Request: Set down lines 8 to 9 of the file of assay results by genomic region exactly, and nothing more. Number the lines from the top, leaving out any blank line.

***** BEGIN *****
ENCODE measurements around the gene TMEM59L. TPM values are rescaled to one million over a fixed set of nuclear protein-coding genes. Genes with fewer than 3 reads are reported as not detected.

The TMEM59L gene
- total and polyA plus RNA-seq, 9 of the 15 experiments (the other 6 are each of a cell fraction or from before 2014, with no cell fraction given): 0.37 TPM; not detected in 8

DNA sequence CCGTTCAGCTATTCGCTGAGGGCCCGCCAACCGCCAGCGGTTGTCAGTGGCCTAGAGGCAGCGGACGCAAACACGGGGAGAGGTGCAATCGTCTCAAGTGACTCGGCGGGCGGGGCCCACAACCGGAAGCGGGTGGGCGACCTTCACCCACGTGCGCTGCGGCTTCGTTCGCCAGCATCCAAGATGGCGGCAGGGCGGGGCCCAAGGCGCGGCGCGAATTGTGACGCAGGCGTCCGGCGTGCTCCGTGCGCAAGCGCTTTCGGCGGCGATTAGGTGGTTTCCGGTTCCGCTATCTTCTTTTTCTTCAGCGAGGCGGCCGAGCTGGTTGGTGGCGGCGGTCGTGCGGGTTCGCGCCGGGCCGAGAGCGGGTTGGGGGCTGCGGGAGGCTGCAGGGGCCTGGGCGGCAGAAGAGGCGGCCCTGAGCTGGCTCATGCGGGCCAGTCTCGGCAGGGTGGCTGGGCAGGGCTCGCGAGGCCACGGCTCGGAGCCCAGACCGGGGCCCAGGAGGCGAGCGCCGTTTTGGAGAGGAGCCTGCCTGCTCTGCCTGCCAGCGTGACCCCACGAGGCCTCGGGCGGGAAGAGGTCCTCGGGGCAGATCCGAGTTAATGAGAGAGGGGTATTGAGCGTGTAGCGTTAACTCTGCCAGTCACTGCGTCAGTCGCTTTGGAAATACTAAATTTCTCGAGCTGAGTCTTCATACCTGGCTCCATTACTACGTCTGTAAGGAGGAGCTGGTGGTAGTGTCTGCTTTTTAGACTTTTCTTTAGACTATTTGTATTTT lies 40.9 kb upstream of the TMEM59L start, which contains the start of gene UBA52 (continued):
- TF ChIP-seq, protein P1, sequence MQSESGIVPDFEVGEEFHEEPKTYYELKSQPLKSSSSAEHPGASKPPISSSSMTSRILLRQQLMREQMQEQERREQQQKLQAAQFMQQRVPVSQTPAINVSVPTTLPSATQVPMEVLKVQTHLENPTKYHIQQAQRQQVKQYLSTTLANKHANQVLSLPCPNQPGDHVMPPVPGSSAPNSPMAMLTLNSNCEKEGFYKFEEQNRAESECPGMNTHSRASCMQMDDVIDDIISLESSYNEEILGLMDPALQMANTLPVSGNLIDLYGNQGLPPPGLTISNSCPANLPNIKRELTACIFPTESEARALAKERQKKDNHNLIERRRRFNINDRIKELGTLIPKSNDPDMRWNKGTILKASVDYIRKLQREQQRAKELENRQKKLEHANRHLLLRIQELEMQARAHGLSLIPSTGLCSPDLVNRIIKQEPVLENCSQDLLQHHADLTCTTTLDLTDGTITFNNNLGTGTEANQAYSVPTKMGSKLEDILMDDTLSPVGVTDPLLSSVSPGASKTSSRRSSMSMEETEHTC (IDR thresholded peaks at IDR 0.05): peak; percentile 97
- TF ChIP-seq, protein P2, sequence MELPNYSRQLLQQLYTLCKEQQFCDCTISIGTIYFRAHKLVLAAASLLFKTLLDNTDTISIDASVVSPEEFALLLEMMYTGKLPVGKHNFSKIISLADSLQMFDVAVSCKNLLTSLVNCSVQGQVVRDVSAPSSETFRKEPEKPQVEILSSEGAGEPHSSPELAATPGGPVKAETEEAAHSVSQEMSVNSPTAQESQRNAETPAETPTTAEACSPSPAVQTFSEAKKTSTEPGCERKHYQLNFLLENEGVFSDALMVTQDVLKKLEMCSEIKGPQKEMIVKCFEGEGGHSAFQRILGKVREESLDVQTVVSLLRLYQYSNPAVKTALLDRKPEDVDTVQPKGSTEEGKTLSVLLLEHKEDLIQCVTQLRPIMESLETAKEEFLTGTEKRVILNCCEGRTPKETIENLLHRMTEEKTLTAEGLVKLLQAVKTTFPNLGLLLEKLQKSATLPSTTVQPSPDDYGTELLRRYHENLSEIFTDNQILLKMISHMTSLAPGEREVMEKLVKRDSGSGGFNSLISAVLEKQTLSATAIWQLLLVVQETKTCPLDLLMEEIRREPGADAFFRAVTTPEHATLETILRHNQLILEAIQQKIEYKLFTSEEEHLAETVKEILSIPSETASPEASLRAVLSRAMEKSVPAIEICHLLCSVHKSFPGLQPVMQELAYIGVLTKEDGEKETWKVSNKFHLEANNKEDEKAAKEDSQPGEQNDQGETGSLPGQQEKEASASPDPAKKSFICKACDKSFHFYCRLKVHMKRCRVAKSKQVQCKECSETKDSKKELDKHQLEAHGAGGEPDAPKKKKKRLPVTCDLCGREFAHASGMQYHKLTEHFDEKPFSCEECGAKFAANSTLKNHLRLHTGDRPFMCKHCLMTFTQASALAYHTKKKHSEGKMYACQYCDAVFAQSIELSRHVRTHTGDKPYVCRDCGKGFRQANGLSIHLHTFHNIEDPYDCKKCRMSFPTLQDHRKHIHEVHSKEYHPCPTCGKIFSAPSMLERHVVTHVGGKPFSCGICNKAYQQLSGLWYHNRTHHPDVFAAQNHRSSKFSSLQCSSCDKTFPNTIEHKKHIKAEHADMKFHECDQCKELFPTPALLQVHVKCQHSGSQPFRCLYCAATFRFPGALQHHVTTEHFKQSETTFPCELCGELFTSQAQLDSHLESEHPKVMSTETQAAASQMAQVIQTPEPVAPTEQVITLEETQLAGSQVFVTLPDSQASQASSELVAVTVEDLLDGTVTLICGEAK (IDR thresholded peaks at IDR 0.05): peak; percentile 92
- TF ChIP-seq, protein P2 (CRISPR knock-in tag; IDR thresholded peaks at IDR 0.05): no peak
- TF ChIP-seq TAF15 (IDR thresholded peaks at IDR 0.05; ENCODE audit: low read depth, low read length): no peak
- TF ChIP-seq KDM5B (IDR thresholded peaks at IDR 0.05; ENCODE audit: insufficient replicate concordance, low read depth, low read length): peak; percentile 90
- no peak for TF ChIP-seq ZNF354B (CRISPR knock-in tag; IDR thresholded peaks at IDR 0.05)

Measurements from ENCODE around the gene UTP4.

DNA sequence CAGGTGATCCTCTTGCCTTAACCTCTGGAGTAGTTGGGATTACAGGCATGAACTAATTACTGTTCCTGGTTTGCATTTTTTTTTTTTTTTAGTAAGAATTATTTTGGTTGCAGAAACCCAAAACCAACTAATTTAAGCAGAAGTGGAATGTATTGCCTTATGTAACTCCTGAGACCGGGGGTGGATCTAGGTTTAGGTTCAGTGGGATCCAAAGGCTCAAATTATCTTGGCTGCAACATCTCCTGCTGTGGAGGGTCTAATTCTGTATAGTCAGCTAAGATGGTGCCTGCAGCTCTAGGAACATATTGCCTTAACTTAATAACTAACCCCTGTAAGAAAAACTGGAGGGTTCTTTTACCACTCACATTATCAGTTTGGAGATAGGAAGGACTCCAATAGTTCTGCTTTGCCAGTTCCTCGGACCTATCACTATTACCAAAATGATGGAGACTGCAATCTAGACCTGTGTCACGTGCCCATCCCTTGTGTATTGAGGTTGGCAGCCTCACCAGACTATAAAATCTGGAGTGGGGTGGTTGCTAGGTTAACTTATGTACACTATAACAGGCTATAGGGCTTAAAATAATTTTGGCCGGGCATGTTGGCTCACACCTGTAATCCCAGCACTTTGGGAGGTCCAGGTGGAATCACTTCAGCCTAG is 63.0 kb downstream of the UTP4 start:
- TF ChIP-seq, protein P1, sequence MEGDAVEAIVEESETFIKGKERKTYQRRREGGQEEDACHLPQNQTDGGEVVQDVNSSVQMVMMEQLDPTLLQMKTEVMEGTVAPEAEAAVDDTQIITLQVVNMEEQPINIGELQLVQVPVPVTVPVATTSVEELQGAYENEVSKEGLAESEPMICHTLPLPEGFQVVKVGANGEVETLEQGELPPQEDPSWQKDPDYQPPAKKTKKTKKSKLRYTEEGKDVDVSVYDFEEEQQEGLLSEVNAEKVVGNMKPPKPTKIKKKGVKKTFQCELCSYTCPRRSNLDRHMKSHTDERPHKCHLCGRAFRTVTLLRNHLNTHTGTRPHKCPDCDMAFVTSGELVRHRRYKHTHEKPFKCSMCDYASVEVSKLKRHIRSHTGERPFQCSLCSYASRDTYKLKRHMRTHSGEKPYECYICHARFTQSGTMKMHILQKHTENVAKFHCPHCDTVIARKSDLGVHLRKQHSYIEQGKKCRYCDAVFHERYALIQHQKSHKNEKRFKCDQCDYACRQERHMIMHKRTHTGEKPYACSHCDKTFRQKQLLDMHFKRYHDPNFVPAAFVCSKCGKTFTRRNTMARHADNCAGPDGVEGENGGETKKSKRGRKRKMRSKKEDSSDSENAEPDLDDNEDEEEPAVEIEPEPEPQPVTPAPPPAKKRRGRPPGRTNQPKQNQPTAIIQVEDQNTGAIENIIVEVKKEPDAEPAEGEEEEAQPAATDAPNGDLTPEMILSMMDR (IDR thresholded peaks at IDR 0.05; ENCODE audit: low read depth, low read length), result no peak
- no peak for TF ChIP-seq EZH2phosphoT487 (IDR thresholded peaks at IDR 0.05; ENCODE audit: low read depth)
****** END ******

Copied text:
- TF ChIP-seq TAF15 (IDR thresholded peaks at IDR 0.05; ENCODE audit: low read depth, low read length): no peak
- TF ChIP-seq KDM5B (IDR thresholded peaks at IDR 0.05; ENCODE audit: insufficient replicate concordance, low read depth, low read length): peak; percentile 90